Atlas Shrugged, part III, chapter VII, The Speech
A brief promo before we get to today’s post: I was on the Feminist Coffee Hour podcast to talk about Ayn Rand and gender roles in Objectivism. Check it out! (Full disclosure: one of the co-hosts happens to be the person I’m married to. There were also some minor cat-related technical difficulties midway through, so apologies for that.)
Last time, we heard John Galt commandeer the airwaves to explain his grand plan to destroy the world, in the best tradition of supervillains everywhere. I’m going to delve into the minutiae of Galt’s speech next week, but first I want to point out one especially glaring improbability.
This is how it begins:
“Ladies and gentlemen… Mr. Thompson will not speak to you tonight. His time is up. I have taken it over. You were to hear a report on the world crisis. That is what you are going to hear.”
… “For twelve years, you have been asking: Who is John Galt? This is John Galt speaking. I am the man who loves his life. I am the man who does not sacrifice his love or his values. I am the man who has deprived you of victims and thus has destroyed your world, and if you wish to know why you are perishing — you who dread knowledge — I am the man who will now tell you.”
And this is how it ends:
“Fight for the value of your person. Fight for the virtue of your pride. Fight for the essence of that which is man: for his sovereign rational mind. Fight with the radiant certainty and the absolute rectitude of knowing that yours is the Morality of Life and that yours is the battle for any achievement, any value, any grandeur, any goodness, any joy that has ever existed on this earth.
“You will win when you are ready to pronounce the oath I have taken at the start of my battle — and for those who wish to know the day of my return, I shall now repeat it to the hearing of the world:
I swear — by my life and my love of it — that I will never live for the sake of another man, nor ask another man to live for mine.”
There’s nothing between those two paragraphs that we haven’t already heard by this point in the book: capitalism good, government bad, reason dictates that you agree with my every word or else you are a parasite, I’ve taken away all the producers and now the rest of you are going to starve, and so on and so forth. What’s more notable is how long it takes him to say it.
In between those opening and closing paragraphs, there are almost 34,000 words. That’s the size of a mid-length novella. At an ordinary speaking pace of around 120 words per minute, the whole speech would take about 4 hours and 45 minutes to deliver. As KennethJohnTaylor pointed out last week, you can manage it in 3 hours and 20 minutes if you can keep to a quicker pace of about 170 words per minute. And all that’s assuming you don’t need to stop midway through to rest your vocal cords, take a drink of water, or use the bathroom. Presumably, superhuman bladder control is another of the powers of Randian protagonists. (According to the Atlas Society, it took Rand over two years of effort just to write this speech, although the novel implies that John Galt delivered it extemporaneously.)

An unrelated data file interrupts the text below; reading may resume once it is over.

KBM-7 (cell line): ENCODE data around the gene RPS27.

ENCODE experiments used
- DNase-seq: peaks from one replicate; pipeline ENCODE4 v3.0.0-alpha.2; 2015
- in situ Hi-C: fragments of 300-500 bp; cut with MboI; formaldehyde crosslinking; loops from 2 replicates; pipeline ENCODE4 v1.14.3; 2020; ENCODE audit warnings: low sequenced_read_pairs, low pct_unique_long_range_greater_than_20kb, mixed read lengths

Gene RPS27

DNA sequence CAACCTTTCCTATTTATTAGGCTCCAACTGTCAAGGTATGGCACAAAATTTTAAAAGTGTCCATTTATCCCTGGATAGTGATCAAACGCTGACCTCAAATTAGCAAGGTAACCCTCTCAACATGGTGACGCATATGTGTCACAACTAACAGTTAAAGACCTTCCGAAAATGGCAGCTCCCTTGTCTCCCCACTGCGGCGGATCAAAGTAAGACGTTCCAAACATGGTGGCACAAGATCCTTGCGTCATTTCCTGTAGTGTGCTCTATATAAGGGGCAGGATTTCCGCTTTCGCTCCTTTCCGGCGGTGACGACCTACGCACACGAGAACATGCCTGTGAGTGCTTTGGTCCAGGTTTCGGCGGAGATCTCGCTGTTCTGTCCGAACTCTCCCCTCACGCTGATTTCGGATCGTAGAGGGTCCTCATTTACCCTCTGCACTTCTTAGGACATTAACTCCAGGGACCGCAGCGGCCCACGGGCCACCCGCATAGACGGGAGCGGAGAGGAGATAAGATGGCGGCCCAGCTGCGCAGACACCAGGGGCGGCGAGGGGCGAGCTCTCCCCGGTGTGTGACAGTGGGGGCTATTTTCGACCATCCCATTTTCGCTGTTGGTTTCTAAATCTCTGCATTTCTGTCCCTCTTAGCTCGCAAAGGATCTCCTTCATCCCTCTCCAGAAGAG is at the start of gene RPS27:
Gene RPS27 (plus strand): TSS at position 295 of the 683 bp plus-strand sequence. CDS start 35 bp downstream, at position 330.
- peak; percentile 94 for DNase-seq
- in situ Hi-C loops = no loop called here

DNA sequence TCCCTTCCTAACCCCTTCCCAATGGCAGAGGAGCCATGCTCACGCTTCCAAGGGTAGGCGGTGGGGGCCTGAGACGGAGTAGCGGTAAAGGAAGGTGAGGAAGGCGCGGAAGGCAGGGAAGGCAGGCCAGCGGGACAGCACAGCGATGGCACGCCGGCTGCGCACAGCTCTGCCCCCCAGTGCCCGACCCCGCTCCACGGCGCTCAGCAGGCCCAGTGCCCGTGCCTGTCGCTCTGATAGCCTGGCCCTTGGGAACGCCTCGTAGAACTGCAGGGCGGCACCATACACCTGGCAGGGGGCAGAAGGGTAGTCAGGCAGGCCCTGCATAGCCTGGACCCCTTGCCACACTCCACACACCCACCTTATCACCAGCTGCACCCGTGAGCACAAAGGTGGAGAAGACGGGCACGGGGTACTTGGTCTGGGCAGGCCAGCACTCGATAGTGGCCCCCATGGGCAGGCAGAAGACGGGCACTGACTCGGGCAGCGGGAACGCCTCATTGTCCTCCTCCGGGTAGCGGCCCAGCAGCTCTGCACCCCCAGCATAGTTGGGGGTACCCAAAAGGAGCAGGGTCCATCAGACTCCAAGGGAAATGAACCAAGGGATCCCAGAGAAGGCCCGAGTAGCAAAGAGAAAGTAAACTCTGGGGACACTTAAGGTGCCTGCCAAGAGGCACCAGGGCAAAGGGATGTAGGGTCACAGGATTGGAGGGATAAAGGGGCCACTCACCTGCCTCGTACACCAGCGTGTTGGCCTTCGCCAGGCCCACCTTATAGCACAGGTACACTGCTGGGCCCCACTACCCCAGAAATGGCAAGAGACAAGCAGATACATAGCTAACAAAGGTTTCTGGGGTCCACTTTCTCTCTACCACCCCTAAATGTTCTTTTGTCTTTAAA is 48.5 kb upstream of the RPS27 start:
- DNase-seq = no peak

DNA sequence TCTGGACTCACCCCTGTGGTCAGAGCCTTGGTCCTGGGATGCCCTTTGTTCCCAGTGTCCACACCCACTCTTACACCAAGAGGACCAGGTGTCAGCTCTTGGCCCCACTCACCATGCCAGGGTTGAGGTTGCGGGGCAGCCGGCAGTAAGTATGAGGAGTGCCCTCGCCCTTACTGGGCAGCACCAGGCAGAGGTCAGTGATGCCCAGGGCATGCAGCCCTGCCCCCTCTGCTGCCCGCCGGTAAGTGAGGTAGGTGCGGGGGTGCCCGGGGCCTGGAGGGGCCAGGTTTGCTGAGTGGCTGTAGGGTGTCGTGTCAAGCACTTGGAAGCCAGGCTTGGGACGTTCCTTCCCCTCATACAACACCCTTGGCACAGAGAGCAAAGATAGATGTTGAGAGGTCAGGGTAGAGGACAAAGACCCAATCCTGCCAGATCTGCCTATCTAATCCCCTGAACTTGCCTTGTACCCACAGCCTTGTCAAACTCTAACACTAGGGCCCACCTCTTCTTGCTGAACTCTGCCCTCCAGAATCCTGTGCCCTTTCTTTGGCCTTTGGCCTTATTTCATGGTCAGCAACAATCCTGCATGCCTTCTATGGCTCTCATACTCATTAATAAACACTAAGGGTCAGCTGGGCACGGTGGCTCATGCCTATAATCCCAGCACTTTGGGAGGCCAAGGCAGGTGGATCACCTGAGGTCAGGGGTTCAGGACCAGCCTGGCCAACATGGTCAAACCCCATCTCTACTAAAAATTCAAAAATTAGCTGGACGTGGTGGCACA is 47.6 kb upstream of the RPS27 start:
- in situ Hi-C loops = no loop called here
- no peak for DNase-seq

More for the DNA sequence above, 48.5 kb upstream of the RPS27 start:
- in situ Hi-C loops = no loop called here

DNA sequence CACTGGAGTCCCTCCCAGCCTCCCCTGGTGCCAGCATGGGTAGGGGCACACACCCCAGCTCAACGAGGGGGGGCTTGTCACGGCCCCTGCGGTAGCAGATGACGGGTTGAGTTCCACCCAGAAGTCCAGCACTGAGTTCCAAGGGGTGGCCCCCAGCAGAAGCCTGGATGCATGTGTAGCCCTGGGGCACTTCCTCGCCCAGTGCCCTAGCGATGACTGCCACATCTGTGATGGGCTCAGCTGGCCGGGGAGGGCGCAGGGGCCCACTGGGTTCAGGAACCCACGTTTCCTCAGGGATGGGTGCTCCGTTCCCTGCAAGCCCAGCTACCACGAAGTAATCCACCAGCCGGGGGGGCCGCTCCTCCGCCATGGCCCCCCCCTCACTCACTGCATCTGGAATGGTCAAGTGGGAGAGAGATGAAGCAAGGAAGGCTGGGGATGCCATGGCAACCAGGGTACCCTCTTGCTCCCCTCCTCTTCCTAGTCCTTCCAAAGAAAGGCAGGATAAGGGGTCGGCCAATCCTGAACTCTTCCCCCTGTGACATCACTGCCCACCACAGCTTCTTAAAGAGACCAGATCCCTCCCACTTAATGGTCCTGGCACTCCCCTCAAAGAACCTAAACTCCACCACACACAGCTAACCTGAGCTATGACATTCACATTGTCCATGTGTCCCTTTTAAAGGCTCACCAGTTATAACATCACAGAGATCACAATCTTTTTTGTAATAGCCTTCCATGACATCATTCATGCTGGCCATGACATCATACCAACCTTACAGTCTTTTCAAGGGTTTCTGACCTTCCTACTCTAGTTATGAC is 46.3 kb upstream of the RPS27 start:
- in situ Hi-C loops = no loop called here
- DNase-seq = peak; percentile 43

So, Galt has a doorstopper of a speech to deliver. But the most bizarre thing is that he shows no concern for ordinary people’s attention span. He makes no effort to summarize it, to reduce it to its essential principles, or otherwise make it more palatable. He just expects everyone to listen to the whole thing – and somehow, he’s right.
When the speech ends and the next chapter begins, we’ll see that Dagny, Eddie and the bad guys are in exactly the same places in the TV station. Even though what Galt was saying was the antithesis of the looters’ morality, even though it was everything they hated and dreaded the most, no one angrily turned the radio off or pulled the plug or kept searching for ways to interrupt the broadcast. They just stood and listened silently to the whole thing, without reacting, without objecting, as if time had been suspended while Galt was talking.
Human nature being what it is, the number of people who’d actually listen to the whole thing ought to be minuscule. The vast majority of listeners would get bored and turn the TV off, if they didn’t just fall asleep, long before Galt got anywhere near his conclusion. Even taking into account the mystery of how he took over the airwaves (which he never does explain in the speech), hours on end of listening to a voice droning on and on over a blank screen is boring. And it started at 8 PM, so he ought to be talking until well after midnight.
This is a commonplace in Atlas Shrugged. As with Francisco interrupting a wedding to deliver a twenty-minute lecture on the gold standard, or Hank Rearden offering a philosophical monologue in place of a plea at his own trial, Rand’s characters seem to have the superpower of being able to deliver arbitrarily-large infodumps without taxing anyone’s patience and without being interrupted or shouted down. This would make sense in a fourth-wall-breaking work of literature where the characters can pause the action and speak directly to the readers, but not in a work of purported realism like this one.
The real explanation is that it’s an eruption of authorial fantasy. This is just what Ayn Rand wanted and expected: that when she expounded upon her ideas, people would sit and listen in submissive silence, without criticism or challenge, like churchgoers listening to the reading of holy scripture. Rand never accepted that her ideas were just one viewpoint among many, or that she should have to prove their worth in open debate. (Remember Dagny angrily refusing to take part in a debate earlier in the book.) Whenever she met with any kind of challenge or resistance, she immediately became furious and sought to expel that person from her life. For such a staunch capitalist, she was a fierce enemy of the marketplace of ideas!
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